London Eye

Top choice viewpoint

in South Bank

It’s hard to imagine South Bank without the London Eye (officially named the lastminute.com London Eye after its current sponsor), the world’s largest cantilevered observation wheel, which began twirling in 2000 to mark the turn of the millennium. It was originally a temporary attraction, intended to be dismantled after five years, but its unceasing popularity has ensured its longevity. Standing 135m tall in a fairly flat city, it has fundamentally altered London's skyline and is visible from various viewpoints.

A night time shot of a river with a large Ferris wheel lit up in pink, yellow and blue to the left, and a huge neo-Gothic building to the right
Views from the top of the London Eye can stretch as far as 25 miles © FenlioQ / Shutterstock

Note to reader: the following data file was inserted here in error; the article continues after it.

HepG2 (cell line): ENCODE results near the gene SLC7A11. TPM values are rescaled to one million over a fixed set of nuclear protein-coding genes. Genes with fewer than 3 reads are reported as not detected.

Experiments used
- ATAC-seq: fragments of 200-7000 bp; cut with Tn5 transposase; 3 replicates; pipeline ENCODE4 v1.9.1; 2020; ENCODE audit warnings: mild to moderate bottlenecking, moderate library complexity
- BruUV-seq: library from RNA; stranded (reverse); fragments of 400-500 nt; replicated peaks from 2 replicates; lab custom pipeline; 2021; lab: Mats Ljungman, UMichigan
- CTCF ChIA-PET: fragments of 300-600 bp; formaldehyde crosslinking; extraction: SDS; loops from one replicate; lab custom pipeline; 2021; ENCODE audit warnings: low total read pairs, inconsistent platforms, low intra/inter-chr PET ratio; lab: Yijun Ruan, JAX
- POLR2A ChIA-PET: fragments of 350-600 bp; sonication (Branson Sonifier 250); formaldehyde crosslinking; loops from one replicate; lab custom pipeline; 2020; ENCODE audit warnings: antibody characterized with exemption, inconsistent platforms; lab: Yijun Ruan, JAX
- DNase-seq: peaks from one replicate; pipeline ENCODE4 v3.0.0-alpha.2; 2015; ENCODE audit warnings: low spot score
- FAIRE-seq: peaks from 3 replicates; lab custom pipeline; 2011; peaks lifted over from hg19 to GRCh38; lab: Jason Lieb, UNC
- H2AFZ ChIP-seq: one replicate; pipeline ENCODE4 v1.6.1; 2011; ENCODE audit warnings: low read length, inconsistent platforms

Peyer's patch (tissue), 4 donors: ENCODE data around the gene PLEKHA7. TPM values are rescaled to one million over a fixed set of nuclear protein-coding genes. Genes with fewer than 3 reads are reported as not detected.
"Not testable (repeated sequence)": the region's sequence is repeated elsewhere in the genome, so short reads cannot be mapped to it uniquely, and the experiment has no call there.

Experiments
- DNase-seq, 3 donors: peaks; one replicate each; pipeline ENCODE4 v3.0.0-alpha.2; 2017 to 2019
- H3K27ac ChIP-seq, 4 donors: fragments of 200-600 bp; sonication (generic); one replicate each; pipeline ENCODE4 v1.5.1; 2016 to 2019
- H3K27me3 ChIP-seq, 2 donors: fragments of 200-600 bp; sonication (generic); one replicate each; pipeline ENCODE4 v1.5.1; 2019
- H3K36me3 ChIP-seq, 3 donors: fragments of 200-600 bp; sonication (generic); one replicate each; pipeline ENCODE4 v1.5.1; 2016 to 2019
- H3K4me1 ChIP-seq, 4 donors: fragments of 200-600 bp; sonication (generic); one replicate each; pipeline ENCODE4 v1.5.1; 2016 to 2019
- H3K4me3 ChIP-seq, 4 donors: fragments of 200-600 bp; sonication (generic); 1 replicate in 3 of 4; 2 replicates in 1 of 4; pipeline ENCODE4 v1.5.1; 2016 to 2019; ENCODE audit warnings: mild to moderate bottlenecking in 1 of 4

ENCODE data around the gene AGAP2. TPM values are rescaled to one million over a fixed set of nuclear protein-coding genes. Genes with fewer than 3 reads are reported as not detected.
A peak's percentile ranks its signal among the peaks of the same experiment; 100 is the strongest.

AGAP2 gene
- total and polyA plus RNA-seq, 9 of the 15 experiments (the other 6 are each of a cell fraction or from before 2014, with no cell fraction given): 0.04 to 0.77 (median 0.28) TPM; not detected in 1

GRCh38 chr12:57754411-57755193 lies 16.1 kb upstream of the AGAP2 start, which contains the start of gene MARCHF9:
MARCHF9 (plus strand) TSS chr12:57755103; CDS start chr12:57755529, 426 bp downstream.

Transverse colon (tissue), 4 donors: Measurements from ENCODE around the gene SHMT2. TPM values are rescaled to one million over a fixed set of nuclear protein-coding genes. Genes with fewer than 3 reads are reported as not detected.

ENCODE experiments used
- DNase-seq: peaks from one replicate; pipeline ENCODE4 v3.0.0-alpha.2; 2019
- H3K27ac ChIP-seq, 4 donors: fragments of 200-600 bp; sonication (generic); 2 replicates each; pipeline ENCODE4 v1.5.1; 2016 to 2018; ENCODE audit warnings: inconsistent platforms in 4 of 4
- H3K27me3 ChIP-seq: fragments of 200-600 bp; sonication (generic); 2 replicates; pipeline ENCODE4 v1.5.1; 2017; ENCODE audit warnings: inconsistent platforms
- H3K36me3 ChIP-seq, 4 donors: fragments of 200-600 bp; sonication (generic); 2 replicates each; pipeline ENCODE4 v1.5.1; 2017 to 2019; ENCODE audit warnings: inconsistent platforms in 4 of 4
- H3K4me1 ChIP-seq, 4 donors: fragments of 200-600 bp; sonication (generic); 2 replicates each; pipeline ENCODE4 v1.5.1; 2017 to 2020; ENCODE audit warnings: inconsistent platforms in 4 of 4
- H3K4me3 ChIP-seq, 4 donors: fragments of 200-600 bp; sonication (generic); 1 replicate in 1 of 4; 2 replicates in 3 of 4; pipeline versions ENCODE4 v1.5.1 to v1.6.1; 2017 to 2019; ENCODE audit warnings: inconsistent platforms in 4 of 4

A ride – or "flight" as it is called here – in one of the wheel’s 32 glass-enclosed eye-shaped pods takes a gracefully slow 30 minutes and, weather permitting, you can see 25 miles (as far as Windsor Castle) in every direction from the top. Don't let poor weather put you off: the close-up views of the Houses of Parliament, just across the river, are the highlight of the ride. Interactive tablets provide multilingual information about landmarks as they come up in the skyline.

The London Eye is the focal point of the capital's New Year's Eve fireworks, for which it is rigged with thousands of fireworks.

A glass pod on a Ferris wheel high up in the sky with the sun setting in the distance
There are 32 glass pods on the London Eye © Tasan Phatthong / Lonely Planet

London Eye tickets and other practicalities

Tickets must be pre-booked to ride the London Eye. If you're planning to take a river cruise or visit other sights, such as Madame Tussauds or the Sea Life London Aquarium, you're likely to save money by buying a combination ticket. 

Tube stations Waterloo (Northern, Jubilee and Bakerloo Lines) and Westminster (Jubilee, Circle and District Lines) are both within five minutes' walk of the London Eye.